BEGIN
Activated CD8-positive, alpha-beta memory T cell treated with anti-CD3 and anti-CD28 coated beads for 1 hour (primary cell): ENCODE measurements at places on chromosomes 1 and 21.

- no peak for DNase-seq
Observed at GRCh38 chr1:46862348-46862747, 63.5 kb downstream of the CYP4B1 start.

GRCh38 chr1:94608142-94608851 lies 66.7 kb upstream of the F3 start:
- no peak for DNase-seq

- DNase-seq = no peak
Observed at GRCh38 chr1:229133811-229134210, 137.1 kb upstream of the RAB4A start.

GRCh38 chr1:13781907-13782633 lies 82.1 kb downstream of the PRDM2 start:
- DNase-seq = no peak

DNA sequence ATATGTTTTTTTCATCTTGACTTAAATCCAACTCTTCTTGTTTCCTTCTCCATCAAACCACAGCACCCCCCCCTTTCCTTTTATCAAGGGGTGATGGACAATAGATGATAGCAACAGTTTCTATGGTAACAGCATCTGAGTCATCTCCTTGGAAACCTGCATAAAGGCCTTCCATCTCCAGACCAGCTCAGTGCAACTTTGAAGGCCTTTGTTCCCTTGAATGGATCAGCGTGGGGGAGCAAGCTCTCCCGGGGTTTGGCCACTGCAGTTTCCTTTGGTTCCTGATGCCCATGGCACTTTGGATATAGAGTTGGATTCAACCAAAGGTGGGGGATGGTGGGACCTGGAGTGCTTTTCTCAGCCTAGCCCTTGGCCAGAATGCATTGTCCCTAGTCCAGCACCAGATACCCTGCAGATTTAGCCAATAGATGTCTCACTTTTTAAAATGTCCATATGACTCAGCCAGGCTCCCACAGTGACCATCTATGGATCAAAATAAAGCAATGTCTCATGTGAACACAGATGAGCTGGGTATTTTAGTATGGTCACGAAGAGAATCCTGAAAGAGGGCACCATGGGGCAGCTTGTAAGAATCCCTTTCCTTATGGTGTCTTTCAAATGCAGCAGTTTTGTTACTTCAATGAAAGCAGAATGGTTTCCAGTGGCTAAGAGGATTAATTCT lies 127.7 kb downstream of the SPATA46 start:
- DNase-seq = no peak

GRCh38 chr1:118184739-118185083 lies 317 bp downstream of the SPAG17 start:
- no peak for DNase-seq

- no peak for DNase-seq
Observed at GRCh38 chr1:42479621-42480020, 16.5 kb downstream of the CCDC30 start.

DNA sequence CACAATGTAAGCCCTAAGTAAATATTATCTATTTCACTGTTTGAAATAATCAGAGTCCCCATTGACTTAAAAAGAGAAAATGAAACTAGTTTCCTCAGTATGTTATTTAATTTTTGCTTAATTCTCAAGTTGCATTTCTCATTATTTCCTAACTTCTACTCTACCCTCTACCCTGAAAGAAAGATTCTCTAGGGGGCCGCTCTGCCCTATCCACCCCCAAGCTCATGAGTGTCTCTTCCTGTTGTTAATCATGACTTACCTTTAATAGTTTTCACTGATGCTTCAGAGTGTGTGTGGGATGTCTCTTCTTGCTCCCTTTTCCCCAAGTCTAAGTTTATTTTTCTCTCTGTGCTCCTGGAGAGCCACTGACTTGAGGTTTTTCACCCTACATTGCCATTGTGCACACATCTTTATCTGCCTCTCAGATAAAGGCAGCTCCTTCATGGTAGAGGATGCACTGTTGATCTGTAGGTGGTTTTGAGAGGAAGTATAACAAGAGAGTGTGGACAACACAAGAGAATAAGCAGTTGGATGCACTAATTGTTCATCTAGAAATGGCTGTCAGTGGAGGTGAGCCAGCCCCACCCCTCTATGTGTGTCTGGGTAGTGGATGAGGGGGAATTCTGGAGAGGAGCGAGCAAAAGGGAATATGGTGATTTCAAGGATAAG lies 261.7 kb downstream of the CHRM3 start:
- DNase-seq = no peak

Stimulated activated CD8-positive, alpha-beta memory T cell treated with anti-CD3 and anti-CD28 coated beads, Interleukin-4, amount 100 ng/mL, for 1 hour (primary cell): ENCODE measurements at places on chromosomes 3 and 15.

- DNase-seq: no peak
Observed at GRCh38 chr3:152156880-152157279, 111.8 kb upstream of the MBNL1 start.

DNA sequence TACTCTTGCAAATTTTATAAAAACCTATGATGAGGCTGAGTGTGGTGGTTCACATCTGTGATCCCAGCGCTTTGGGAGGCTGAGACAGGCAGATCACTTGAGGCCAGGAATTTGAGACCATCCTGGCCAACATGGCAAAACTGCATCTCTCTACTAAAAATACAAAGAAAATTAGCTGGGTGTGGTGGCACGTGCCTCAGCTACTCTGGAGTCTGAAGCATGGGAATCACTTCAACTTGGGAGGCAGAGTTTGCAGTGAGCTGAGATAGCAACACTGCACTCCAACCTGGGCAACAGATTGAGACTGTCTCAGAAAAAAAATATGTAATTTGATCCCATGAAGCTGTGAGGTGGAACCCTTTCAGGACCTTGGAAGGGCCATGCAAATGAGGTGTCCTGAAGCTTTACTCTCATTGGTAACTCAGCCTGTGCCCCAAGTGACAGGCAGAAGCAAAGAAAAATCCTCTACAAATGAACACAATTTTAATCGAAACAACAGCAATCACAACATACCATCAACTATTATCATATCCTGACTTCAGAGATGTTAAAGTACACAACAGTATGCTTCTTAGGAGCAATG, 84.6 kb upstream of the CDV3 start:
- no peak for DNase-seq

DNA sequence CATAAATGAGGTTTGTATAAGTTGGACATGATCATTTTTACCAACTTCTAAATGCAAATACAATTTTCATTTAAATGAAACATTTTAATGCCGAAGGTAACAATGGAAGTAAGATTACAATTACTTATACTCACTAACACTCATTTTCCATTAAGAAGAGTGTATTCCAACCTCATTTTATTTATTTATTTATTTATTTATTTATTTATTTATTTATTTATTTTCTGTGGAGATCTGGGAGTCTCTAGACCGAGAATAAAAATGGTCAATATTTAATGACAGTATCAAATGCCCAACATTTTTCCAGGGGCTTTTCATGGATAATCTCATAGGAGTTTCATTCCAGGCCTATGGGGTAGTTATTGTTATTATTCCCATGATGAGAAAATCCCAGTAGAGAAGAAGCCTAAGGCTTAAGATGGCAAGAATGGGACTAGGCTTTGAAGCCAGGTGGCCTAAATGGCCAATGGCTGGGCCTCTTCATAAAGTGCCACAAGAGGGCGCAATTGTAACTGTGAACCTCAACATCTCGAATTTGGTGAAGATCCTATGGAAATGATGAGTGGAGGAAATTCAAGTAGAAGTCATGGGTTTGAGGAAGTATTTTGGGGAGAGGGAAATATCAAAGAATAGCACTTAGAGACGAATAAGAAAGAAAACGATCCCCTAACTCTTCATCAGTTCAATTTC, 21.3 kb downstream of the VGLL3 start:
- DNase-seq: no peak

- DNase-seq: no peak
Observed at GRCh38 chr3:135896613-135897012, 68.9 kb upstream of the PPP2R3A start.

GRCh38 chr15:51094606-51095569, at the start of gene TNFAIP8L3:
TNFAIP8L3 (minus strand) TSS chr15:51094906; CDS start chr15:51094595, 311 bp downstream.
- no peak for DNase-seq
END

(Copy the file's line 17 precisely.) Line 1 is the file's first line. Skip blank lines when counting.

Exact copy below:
- DNase-seq = no peak